For nearly a century, bacteria-fighting drugs known as antibiotics have helped to control and destroy many of the harmful bacteria that can make us sick. But in recent decades, antibiotics have been losing their punch against some types of bacteria. In fact, certain bacteria are now unbeatable with today’s medicines. Sadly, the way we’ve been using antibiotics is helping to create new drug-resistant “superbugs.”
Superbugs are strains of bacteria that are resistant to several types of antibiotics. Each year these drug-resistant bacteria infect more than 2 million people nationwide and kill at least 23,000, according to the U.S. Centers for Disease Control and Prevention (CDC). Drug-resistant forms of tuberculosis, gonorrhea, and staph infections are just a few of the dangers we now face.
Antibiotics are among the most commonly prescribed drugs for people. They’re also given to livestock to prevent disease and promote growth. Antibiotics are effective against bacterial infections, such as strep throat and some types of pneumonia, diarrheal diseases, and ear infections. But these drugs don’t work at all against viruses, such as those that cause colds or flu.
Unfortunately, many antibiotics prescribed to people and to animals are unnecessary. And the overuse and misuse of antibiotics helps to create drug-resistant bacteria.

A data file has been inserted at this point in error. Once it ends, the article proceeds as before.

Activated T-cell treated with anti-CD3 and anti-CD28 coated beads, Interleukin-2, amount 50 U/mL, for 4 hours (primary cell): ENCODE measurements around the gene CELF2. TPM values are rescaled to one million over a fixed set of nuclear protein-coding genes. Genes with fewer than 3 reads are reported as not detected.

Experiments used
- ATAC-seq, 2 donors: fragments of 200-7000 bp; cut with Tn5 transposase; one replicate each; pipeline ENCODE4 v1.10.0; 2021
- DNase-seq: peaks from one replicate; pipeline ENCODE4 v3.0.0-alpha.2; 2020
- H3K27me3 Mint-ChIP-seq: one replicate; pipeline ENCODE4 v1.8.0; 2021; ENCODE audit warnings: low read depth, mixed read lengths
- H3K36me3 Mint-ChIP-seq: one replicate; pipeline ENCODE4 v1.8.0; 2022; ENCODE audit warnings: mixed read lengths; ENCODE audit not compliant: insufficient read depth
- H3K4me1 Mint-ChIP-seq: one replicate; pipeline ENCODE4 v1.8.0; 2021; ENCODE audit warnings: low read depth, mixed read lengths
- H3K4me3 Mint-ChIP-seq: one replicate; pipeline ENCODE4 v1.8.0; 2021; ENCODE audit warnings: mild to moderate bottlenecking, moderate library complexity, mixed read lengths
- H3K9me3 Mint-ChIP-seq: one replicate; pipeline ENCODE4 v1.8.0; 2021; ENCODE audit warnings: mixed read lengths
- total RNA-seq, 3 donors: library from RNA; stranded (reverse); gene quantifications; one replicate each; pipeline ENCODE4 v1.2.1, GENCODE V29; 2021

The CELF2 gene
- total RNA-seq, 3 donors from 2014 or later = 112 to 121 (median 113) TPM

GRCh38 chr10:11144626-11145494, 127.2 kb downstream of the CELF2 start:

Over time, if more and more people take antibiotics when not necessary, drug-resistant bacteria can continue to thrive and spread. They may even share their drug-resistant traits with other bacteria. Drugs may become less effective or not work at all against certain disease-causing bacteria.
You can help slow the spread of drug-resistant bacteria by taking antibiotics properly and only when needed. Don’t insist on an antibiotic if your healthcare provider advises otherwise.While scientists search for ways to beat back these stubborn bacteria, you can help by preventing the spread of germs so we depend less on antibiotics in the first place.
The best way to prevent bacterial infections is by washing your hands frequently with soap and water. It’s also a good idea not to share personal items such as towels or razors. And use antibiotics only as directed. We can all do our part to fight drug-resistant bacteria.